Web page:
Hacker found FBI No Fly List on unsecured server

A 23-year-old Swiss hacker discovered an unsecured server containing the identities of hundreds of thousands of people on an old version of the US government’s “No Fly List” and terrorist screening database, the Daily Dot writes.(Opens in a new window).

The unsecured Amazon Web Services cloud server, according to the hacker, was hosted by Ohio regional airline CommuteAir and, in addition to the No Fly List, contained private information about nearly 1,000 airline employees. This information reportedly included their passport numbers, addresses and phone numbers.

The No-Fly list that was revealed included some well-known names, such as Victor Butt, the Russian arms dealer who was released from a US prison last month in an exchange for American basketball player Brittney Greener.

CommuteAir told the Daily Dot that the server contained data from an older 2019 version of the US no-fly list and that it had been flagged last week. The spokesperson added that no customer information was disclosed.

A CommuteAir spokesperson told the Daily Dot that the airline has notified the Cybersecurity and Infrastructure Security Agency and is continuing a “full investigation” of the server.

In a statement to CNN, the Transportation Security Administration (TSA) said it was “aware of a potential cybersecurity incident” and that it was investigating “in coordination with our federal partners.”

The hacker also told the Daily Dot that they found the exposed No Fly List while looking for automated servers that help build, test and deploy software. They used Shodan, a specialized search engine used by the cybersecurity community to find servers on the Internet.

Individuals on the Terrorist Screening Database may be subject to additional security checks and searches while traveling, while the smaller “No Fly” list is a set of known or suspected terrorists who are prohibited from flying to or from the United States.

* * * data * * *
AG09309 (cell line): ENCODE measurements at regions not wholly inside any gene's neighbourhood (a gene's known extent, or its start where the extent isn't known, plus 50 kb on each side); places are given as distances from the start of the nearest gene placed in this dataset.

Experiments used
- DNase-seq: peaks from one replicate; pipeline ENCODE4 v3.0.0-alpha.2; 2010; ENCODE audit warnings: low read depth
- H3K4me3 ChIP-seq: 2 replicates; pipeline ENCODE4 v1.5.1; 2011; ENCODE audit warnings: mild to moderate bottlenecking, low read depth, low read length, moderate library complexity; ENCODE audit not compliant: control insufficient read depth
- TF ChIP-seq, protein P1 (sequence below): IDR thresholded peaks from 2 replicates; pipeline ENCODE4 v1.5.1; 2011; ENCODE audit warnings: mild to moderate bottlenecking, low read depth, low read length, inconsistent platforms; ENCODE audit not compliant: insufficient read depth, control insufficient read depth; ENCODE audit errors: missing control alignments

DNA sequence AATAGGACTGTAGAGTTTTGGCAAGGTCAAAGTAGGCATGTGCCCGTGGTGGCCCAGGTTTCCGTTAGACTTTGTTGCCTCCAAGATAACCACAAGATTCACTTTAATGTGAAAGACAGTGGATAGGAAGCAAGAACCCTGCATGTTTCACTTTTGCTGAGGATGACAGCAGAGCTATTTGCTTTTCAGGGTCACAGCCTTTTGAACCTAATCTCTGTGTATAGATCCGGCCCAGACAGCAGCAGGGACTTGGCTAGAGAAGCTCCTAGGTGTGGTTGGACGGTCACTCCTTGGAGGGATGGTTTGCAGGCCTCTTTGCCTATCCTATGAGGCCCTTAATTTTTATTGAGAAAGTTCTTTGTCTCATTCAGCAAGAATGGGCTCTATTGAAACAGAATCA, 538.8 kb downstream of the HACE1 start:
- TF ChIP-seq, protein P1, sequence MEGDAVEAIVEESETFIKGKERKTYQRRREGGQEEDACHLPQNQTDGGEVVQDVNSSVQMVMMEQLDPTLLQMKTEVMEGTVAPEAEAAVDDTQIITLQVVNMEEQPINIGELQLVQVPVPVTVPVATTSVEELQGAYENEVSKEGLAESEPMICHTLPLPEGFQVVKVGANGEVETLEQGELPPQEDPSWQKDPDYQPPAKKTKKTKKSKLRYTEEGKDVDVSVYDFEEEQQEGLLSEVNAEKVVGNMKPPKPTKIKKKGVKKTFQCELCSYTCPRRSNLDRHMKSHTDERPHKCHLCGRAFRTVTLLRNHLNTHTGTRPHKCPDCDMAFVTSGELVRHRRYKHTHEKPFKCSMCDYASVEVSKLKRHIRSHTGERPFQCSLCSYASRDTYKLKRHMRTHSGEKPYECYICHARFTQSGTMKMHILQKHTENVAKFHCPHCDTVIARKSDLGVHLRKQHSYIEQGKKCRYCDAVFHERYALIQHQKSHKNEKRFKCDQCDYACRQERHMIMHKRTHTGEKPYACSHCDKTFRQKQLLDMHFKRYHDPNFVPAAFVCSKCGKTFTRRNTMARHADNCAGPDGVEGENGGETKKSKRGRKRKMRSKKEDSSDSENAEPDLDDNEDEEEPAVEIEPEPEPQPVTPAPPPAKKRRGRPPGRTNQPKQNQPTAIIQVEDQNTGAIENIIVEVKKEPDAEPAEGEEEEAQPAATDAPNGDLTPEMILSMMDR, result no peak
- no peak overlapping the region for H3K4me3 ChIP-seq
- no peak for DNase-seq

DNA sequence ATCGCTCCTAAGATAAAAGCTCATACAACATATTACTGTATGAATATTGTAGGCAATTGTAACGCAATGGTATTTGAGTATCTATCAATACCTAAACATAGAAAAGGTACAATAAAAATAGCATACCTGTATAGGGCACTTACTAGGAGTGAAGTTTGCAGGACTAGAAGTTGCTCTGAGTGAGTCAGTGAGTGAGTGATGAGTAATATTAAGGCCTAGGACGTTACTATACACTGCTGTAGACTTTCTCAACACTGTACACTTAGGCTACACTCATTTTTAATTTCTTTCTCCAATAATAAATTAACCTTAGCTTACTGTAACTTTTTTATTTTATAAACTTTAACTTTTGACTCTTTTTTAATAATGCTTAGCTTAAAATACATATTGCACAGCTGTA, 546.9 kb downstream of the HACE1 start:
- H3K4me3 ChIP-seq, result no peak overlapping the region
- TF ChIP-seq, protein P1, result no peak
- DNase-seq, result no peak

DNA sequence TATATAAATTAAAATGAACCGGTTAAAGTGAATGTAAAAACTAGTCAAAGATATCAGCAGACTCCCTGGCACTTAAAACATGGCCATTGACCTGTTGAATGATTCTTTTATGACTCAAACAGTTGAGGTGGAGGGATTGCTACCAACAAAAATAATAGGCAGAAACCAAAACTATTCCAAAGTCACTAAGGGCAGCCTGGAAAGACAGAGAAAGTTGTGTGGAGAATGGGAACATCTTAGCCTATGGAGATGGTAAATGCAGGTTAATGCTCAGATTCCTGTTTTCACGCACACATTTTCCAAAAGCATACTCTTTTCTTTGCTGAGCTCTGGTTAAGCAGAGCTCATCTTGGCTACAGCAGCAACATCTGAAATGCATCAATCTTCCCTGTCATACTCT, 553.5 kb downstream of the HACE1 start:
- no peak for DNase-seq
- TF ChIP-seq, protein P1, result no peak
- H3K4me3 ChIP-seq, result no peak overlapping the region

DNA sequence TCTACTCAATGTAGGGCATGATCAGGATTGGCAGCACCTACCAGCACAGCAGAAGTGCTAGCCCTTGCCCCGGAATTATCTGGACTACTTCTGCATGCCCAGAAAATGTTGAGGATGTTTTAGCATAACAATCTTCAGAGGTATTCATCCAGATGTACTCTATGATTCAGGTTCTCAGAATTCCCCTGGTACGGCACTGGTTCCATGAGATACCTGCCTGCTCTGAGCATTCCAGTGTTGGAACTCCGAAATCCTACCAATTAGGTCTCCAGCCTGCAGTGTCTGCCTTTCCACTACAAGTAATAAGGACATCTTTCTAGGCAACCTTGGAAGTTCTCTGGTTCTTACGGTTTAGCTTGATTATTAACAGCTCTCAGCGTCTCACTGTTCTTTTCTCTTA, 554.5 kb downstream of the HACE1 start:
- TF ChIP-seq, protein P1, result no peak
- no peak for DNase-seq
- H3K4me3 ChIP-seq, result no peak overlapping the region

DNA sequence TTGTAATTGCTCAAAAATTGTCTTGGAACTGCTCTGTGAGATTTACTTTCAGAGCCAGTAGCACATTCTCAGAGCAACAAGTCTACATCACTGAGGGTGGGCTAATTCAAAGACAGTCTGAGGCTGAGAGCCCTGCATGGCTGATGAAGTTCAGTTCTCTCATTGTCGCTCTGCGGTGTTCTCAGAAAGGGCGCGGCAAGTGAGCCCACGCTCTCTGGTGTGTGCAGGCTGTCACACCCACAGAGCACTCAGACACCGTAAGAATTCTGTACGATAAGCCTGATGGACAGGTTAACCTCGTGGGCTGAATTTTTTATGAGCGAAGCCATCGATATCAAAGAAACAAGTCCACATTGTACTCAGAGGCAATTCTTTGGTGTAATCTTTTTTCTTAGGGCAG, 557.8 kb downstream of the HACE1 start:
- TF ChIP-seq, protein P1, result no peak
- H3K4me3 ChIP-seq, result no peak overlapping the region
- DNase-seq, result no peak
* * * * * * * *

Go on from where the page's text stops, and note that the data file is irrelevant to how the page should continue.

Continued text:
Recommended by our editors

According to a memo from current and former CommuteAir employees obtained by CNN, the airline was notified of the data breach in November after an “unauthorized party” accessed personal information held by the airline, including names, birthdays and Social Security numbers. the four digits. numbers.

Speaking to The Daily Dot, the hacker known as maia arson crimew pointed out the fact that the list includes names of Arabic and Russian origin. there are still very clear trends towards almost exclusively Arabic and Russian-sounding names in the millions of entries.”

The Swiss national was previously part of a hacker group that hacked the American security camera company Verkada.(Opens in a new window), which saw more than 150,000 cameras made available in prison hospitals. The point of the breach, the hackers said, was to highlight the extent of surveillance in society.

Like what you read?

Register for something Security Watch: newsletter for our top privacy and security stories delivered straight to your inbox.

This newsletter may contain advertisements, deals or affiliate links. Subscribing to the newsletter indicates your agreement to our Terms of Use and Privacy Policy. You can unsubscribe from newsletters at any time.

Leave a Comment

Your email address will not be published. Required fields are marked *

Scroll to Top